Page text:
Common signs of penetrating damp include:
Rising damp can happen when water rises from the ground and gets into a property through brickwork. This will only happen in ground floor rooms, usually in older properties.
It can be caused by a failure in the damp proof course (a form of damp-proofing installed in a property) or as a result of bridging. Bridging occurs where groundwater is able to bypass the damp proof course. This is commonly caused by items such as mattresses leaning against an external wall.
Common signs of rising damp include:
Advice for council tenants
Council tenants have a responsibility to look after their homes and should take steps to reduce condensation and damp by keeping their homes heated and well-ventilated. However, it is important to report problems early to stop them from getting worse.
If you are a council tenant and are experiencing problems with damp, mould or condensation in your home, we are here to help.
Read more about the council’s policy on damp on mould:
How to report damp and mould to the council
These issues can be harmful to your health, so council tenants must report damp and mould immediately by calling us:
Once you have told us about a problem with damp or mould, we will:
Advice for private rented or housing association tenants
In most cases, your landlord is responsible for the repair and maintenance of your home. However, tenants still have a responsibility to look after their homes and take steps to reduce condensation and damp.
The most recent government guidance states that tenants should not be blamed for damp and mould, and that these problems are not the result of ‘lifestyle choices’. It is the responsibility of the landlord to identify and address the cause of the problem. You can read the latest GOV.UK guidance here:
You can find further information about how to make sure that a rented property is safe to live in on the GOV.UK website:
Tenants are expected to properly ventilate and heat their home to reduce the potential for damp and mould growth. This is sometimes called 'acting in a tenant-like manner'.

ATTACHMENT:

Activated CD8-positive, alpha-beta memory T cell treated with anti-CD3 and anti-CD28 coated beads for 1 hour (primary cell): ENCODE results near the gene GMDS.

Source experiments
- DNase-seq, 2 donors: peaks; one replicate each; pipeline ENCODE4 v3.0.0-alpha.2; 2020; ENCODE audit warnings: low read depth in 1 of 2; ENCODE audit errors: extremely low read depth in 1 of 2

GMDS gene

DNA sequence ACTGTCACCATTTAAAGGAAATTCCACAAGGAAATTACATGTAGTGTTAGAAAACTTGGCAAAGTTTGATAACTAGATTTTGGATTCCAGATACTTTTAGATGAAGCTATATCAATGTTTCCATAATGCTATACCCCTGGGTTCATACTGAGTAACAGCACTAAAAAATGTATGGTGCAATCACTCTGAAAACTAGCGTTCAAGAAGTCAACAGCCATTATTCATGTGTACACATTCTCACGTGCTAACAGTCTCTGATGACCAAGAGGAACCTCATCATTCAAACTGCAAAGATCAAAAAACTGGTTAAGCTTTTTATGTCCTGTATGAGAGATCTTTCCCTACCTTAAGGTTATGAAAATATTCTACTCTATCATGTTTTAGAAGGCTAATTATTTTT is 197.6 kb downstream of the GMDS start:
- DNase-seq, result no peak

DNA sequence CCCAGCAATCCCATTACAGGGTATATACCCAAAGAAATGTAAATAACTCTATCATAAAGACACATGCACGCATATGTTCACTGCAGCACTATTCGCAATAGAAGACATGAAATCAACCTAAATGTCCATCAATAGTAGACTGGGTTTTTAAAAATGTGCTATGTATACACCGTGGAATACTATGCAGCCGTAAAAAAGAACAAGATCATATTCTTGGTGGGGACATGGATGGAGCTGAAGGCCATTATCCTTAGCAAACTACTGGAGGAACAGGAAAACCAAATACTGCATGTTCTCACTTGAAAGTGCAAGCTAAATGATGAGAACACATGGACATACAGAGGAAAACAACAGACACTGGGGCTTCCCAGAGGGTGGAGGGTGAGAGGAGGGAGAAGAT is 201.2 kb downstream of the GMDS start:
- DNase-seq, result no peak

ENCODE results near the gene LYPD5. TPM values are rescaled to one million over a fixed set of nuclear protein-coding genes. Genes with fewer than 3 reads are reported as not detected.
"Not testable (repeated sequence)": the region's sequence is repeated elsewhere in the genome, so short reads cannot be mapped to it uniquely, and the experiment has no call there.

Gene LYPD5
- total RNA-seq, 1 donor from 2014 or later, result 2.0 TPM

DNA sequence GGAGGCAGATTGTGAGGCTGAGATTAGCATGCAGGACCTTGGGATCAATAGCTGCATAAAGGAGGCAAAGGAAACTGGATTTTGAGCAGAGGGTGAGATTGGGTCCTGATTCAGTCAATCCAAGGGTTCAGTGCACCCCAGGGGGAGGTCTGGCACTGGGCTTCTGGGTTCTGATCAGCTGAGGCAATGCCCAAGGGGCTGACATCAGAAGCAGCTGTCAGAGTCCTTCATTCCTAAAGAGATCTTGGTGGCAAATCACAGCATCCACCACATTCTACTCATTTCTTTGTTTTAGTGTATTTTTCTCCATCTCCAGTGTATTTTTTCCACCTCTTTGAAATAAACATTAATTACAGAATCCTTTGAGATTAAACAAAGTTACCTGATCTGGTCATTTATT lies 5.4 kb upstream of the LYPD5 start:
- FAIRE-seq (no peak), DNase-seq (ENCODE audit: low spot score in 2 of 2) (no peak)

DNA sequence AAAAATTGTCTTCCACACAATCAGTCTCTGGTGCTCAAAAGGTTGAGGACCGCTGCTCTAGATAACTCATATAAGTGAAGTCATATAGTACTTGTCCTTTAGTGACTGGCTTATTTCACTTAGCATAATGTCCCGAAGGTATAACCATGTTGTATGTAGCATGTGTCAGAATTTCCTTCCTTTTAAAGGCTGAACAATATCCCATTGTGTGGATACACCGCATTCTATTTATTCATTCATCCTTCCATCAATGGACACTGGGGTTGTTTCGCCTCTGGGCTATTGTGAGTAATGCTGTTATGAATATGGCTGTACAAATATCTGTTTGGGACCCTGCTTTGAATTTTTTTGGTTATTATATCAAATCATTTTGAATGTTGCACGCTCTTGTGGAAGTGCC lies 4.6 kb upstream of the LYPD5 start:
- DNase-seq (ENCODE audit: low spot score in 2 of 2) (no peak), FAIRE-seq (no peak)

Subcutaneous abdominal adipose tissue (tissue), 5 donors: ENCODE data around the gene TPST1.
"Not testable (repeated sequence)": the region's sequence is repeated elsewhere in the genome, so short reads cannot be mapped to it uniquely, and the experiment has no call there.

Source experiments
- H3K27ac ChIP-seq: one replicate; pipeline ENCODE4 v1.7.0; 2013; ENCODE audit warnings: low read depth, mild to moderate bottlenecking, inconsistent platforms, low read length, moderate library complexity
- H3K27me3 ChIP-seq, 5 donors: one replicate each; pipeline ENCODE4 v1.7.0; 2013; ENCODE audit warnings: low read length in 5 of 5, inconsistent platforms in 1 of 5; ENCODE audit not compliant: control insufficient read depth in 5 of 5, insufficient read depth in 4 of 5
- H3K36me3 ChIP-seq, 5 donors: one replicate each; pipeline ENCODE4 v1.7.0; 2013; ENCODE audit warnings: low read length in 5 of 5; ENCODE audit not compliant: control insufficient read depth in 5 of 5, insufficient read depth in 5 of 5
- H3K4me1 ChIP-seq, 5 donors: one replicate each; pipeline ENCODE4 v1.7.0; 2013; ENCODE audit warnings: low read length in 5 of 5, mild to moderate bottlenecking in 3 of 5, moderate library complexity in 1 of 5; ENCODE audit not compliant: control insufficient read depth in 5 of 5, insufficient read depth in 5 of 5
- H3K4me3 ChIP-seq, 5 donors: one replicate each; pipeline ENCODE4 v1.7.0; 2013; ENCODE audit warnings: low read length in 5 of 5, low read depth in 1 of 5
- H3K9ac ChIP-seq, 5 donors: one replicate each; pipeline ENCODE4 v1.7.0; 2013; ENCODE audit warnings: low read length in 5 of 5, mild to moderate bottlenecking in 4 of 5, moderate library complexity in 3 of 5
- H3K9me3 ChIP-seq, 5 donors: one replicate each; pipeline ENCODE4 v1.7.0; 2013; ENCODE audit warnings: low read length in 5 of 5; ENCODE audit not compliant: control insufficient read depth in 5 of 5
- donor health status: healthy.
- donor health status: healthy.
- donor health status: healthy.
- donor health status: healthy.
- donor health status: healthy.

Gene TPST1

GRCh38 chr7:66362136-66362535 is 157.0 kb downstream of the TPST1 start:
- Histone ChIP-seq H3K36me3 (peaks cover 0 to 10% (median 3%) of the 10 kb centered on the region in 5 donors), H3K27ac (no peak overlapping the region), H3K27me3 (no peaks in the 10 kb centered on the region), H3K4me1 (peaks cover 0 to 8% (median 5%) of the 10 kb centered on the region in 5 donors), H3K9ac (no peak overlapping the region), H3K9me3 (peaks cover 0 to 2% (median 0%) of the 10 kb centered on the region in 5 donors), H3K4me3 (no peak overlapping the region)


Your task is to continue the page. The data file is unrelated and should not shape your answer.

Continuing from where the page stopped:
Landlords have a responsibility to ensure that the properties they provide are safe. In the event that damp and mould within your home is being caused as a result of a defect or disrepair, please contact your landlord immediately in writing to notify them of the issue.
How to report damp and mould if you’re a private rented or housing association tenant
If you live in a privately rented or housing association tenancy home and are having problems with condensation, damp or mould, you should contact your landlord to tell them about it.
Try to keep a record of all telephone calls, emails or messages.
You can use the following example letter to report any repair problems to your landlord and keep a copy of the letter you send:
For urgent issues you may also wish to telephone your landlord.
Before reporting an issue, please visit our advice for tenants page for information about how to rent a safe home and what to expect if you contact the council.
If you have a problem getting your landlord to do the repairs, let us know and we can offer you advice or arrange to visit and inspect your home.
Tel: (01482) 393939
YouTube video - Possible causes of dampness in the home if you are a tenant
The video below shows possible causes of damp in your rented home:
Advice for homeowners and landlords
Landlords and homeowners are responsible for looking after the condition of their properties. It is important to manage condensation to stop the problems from getting worse.
Landlords must ensure that the accommodation they provide is free from serious hazards, including damp and mould, and that homes are fit for habitation. They must treat cases of damp and mould with the utmost seriousness and act promptly to protect their tenants’ health.
It is the responsibility of landlords to identify and address the underlying causes of the problem of damp and mould, such as structural issues, disrepair, inadequate insulation, heating and ventilation.